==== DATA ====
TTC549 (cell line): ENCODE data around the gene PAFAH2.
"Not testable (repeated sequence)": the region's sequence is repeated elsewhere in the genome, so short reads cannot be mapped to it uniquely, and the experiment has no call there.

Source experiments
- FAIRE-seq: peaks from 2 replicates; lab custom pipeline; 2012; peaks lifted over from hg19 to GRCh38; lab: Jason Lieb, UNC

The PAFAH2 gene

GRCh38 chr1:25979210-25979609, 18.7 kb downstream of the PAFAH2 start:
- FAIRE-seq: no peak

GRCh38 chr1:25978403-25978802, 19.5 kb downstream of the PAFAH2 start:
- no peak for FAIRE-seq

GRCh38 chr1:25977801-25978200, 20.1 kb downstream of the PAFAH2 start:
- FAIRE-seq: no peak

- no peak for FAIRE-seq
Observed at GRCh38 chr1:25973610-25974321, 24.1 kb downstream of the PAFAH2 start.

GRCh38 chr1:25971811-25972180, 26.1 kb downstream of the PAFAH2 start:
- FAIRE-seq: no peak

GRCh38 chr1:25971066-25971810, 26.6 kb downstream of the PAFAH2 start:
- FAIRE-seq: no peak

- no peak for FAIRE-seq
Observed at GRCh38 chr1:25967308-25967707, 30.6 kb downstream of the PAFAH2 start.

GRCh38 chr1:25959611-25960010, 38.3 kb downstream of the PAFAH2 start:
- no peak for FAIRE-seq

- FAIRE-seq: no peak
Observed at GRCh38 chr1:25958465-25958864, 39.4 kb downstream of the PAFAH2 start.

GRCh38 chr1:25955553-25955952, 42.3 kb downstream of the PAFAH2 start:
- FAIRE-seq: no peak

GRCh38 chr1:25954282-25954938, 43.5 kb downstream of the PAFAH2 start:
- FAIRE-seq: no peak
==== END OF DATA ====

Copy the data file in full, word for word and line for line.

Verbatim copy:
TTC549 (cell line): ENCODE data around the gene PAFAH2.
"Not testable (repeated sequence)": the region's sequence is repeated elsewhere in the genome, so short reads cannot be mapped to it uniquely, and the experiment has no call there.

Source experiments
- FAIRE-seq: peaks from 2 replicates; lab custom pipeline; 2012; peaks lifted over from hg19 to GRCh38; lab: Jason Lieb, UNC

The PAFAH2 gene

GRCh38 chr1:25979210-25979609, 18.7 kb downstream of the PAFAH2 start:
- FAIRE-seq: no peak

GRCh38 chr1:25978403-25978802, 19.5 kb downstream of the PAFAH2 start:
- no peak for FAIRE-seq

GRCh38 chr1:25977801-25978200, 20.1 kb downstream of the PAFAH2 start:
- FAIRE-seq: no peak

- no peak for FAIRE-seq
Observed at GRCh38 chr1:25973610-25974321, 24.1 kb downstream of the PAFAH2 start.

GRCh38 chr1:25971811-25972180, 26.1 kb downstream of the PAFAH2 start:
- FAIRE-seq: no peak

GRCh38 chr1:25971066-25971810, 26.6 kb downstream of the PAFAH2 start:
- FAIRE-seq: no peak

- no peak for FAIRE-seq
Observed at GRCh38 chr1:25967308-25967707, 30.6 kb downstream of the PAFAH2 start.

GRCh38 chr1:25959611-25960010, 38.3 kb downstream of the PAFAH2 start:
- no peak for FAIRE-seq

- FAIRE-seq: no peak
Observed at GRCh38 chr1:25958465-25958864, 39.4 kb downstream of the PAFAH2 start.

GRCh38 chr1:25955553-25955952, 42.3 kb downstream of the PAFAH2 start:
- FAIRE-seq: no peak

GRCh38 chr1:25954282-25954938, 43.5 kb downstream of the PAFAH2 start:
- FAIRE-seq: no peak